Kayaking the Black Canyon

The Black Canyon of the Colorado is a waterway that extends from Hoover Dam at Lake Mead and traverses through an otherwise dry desert with the El Dorado Mountains of Nevada forming one side of the canyon and the Black Mountains of Arizona creating the other. A recent drive to a conference in Las Vegas put me within 15 minutes of this unique wilderness, so I threw the kayak in my truck and set out for an adventure on the river.

Launching at Willow Beach

Several different tour companies offer drop-off downstream access from the base of the Hoover Dam. I decided to paddle upstream and back from Willow Beach for more serenity.  After spending one night at the Willow Beach parking lot in my Hotel Tundra – an air mattress inside my Toyota truck bed and topper – I launched into the river at 7 am. I experienced a decent headwind most of the day, but that kept most other boaters off the water – so I wasn’t complaining!

Emerald Cove, Black Canyon, Colorado River

Just 2 miles upstream from Willow Beach is Emerald Cove. You can kayak into this small cave and see how the water and river bottom lights up a bright emerald from the sun’s reflection. A nice rock bar and sand beach is located just downstream with an old gauging station, catwalk, and cable car also nearby.

kayaking Colorado River Black Canyon

The river canyon is a very cool mixture of straight edged cliffs towering high above you and sand beaches where you can stop to rest. The water level can increase quickly due to releases from the dam, so it’s always a good idea to pull your boat above the white line on the surrounding rocks or to tie it up to a secure high point.

crowded beach at Arizona Hot Springs

I knew there was an official campground at the Arizona Hot Springs about 7 miles upstream from my starting point. But after seeing how crowded it was with 30+ more boats than this photo shows, I decided to keep paddling.

Dispersed campsite along the Colorado River Black Canyon

Thankfully, I found this secluded spot high enough above the river to not worry about rising water levels. There was an existing fire ring and an amazing view.

Arizona Hot Springs

After setting up camp, I headed back to the campground to check out the Arizona hot springs. A 1/4 mile walk up the canyon and one climb up a very tall but robust metal ladder reveals this amazing gem hidden in the desert. It was fairly crowded, but everyone was very polite and there was plenty of space to soak. The wide angle photo above shows the cool perspective I got when soaking in this natural hot spring surrounded by tall canyon walls.

Coleman camp dish set

Back at camp, I got out the same backpacking dish set and cooking stove that I have used for 25+ years since joining Boy Scouts and becoming an Eagle Scout. This setup has seen a lot of camping, but never before on a river trip.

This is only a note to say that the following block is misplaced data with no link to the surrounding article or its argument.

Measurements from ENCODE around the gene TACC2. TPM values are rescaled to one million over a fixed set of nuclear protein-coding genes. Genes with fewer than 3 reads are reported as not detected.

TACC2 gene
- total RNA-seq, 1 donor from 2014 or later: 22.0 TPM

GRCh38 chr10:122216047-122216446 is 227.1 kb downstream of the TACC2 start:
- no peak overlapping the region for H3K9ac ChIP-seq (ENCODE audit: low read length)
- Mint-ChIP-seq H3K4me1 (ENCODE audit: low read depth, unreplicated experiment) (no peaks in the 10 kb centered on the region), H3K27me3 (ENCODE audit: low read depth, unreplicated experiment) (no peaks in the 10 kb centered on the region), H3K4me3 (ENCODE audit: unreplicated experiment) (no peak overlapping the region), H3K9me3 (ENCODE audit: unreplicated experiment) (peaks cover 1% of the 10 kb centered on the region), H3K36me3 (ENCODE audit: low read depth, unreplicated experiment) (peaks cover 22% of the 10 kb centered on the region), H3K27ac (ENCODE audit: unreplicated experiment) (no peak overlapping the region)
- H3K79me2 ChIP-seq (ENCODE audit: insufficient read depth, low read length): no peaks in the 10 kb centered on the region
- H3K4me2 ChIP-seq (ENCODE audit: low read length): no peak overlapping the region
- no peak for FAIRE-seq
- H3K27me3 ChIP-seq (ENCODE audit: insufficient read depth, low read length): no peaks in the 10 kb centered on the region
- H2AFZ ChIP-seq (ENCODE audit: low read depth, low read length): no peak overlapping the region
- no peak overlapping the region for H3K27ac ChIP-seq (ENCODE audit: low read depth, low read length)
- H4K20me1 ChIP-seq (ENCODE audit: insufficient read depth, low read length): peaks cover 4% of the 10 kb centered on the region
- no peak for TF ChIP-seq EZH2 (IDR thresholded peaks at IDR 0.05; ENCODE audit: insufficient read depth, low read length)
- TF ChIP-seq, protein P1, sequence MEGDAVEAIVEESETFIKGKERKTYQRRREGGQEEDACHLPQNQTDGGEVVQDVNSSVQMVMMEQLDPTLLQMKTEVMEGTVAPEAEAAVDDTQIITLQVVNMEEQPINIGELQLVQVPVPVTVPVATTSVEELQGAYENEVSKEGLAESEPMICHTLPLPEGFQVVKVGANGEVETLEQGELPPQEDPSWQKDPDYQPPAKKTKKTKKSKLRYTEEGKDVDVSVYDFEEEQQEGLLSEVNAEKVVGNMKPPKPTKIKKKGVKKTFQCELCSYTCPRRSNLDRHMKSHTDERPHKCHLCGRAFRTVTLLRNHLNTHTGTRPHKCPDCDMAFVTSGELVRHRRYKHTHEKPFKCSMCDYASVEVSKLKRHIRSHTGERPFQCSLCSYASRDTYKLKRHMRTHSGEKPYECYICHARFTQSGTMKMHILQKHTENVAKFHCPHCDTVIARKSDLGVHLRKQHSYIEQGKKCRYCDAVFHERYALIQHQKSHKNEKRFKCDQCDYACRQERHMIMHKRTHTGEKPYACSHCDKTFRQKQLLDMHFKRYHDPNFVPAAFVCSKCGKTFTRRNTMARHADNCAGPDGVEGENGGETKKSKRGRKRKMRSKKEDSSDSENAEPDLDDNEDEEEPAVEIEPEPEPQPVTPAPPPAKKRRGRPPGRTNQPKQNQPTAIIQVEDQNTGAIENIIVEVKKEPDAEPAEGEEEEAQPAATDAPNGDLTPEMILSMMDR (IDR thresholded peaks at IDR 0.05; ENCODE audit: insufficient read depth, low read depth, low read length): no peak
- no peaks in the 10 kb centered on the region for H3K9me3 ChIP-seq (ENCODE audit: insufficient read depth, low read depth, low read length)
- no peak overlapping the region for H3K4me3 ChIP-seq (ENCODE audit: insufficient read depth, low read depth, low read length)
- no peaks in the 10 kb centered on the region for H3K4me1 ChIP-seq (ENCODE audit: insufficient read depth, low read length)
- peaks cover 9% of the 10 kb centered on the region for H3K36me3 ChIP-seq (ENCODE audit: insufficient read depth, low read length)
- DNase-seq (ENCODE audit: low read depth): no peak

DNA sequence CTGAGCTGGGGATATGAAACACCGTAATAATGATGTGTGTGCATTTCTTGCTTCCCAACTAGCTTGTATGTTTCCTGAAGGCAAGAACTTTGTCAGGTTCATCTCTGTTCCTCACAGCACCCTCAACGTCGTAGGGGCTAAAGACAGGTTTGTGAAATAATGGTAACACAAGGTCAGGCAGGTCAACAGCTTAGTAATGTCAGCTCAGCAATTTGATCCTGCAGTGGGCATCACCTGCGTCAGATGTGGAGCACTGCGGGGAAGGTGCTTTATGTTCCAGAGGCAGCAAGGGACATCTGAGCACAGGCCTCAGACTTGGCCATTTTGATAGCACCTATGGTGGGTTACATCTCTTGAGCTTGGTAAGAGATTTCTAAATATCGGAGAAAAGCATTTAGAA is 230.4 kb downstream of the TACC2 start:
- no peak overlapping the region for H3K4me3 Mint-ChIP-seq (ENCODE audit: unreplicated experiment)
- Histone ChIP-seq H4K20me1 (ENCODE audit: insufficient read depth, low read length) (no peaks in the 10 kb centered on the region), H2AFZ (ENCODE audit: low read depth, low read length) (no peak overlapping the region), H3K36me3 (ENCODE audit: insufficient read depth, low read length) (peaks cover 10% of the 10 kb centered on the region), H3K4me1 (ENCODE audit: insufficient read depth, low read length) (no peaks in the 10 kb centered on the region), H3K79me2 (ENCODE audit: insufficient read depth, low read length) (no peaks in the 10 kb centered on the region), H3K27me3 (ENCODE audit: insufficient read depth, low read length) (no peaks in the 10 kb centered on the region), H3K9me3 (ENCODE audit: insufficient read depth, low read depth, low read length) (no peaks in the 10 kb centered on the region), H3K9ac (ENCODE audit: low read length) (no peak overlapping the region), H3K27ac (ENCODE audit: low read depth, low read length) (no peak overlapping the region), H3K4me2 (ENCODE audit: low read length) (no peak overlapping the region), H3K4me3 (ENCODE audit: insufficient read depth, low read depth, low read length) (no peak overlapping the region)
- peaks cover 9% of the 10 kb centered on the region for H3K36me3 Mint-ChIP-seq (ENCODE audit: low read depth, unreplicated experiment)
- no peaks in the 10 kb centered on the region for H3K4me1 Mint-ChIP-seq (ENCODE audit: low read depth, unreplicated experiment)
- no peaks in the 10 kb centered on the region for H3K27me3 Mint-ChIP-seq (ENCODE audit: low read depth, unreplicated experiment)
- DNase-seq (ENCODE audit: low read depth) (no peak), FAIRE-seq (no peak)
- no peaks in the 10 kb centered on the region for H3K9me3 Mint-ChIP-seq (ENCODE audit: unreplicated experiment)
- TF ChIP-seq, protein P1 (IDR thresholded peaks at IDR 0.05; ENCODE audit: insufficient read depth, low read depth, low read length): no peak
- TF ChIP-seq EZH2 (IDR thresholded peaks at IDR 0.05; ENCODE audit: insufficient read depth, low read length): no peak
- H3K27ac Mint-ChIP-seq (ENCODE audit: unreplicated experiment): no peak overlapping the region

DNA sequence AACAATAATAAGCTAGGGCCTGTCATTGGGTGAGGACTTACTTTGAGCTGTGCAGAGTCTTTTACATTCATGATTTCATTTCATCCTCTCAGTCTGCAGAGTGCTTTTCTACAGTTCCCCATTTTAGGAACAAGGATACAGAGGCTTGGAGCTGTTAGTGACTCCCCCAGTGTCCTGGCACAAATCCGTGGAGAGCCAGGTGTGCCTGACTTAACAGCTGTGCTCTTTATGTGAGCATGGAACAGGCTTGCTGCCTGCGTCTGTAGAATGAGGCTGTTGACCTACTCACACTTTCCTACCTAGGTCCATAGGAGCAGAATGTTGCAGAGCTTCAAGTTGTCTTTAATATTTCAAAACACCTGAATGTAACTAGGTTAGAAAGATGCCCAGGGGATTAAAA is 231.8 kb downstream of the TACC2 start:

One thing I definitely wish we had as a kid was the Steripen. Forget bad tasting water with iodine tablets or time-consuming pumping. All you do is fill a water bottle with river water, turn on the Steripen, and stir for about a minute to treat the bacteria and make the water potable.

Inside BAP tent looking out over Colorado River

After finishing dinner and some freeze-dried apple cobbler that was surprisingly tasty, I settled in for an early bedtime. I couldn’t hear anything but the fish rising and critters chirping. Now, that’s camping!

Sunrise in the Black Canyon, Colorado River

I got on the water about 7am the next morning. The sunrise was even more beautiful now that I was deep inside the canyon. The previous day’s wind had completely disappeared and the water was now totally calm.

Scott Bideau kayaking at base of Hoover Dam

Reaching the dam and overhead bridge was quite rewarding. There were several tour groups offloading there for a downstream trip. Several people asked me how I got here without the commercial drop-off that is required for security reasons to start at the dam. After I told them it was a 12-mile paddle upstream, against the wind, and sometimes in a strong current from dam water release, they seemed to appreciate the money spent to start at the dam and float easily downstream 🙂

small hot springs on Colorado River in Black Canyon

There are several cool points of interest close to the dam. I didn’t have time to check them all out but did enjoy this natural hot spring. I had the place all to myself for about 10 minutes, but with the large tour groups not far behind, I decided to get back on the river to maintain the serenity.

kayak and bike on Yakima roof rack

Thankfully, my truck was safe and sound in the Willow Beach marina parking lot. I put the kayak back up on the rack and headed to Las Vegas to enjoy a warm shower, buffet dinner, and plush mattress at the Aria Resort before my conference the next day.

I plan to get the mountain bike down before leaving to check out some local Vegas single track! Stay tuned for that post…


  1. Can you tell me approximately how many hours it took you to paddle from willow beach to AZ hot springs? Thanks!

    • Scott Bideau

      April 10, 2018 at 9:51 am

      I made quite a few photo stops along the way, but I think it was about 4 hours of paddling. Others have done it much quicker, but I had a shorter kayak and was facing both a decent headwind (15-25MPH) and higher than average water flow out of the dam.

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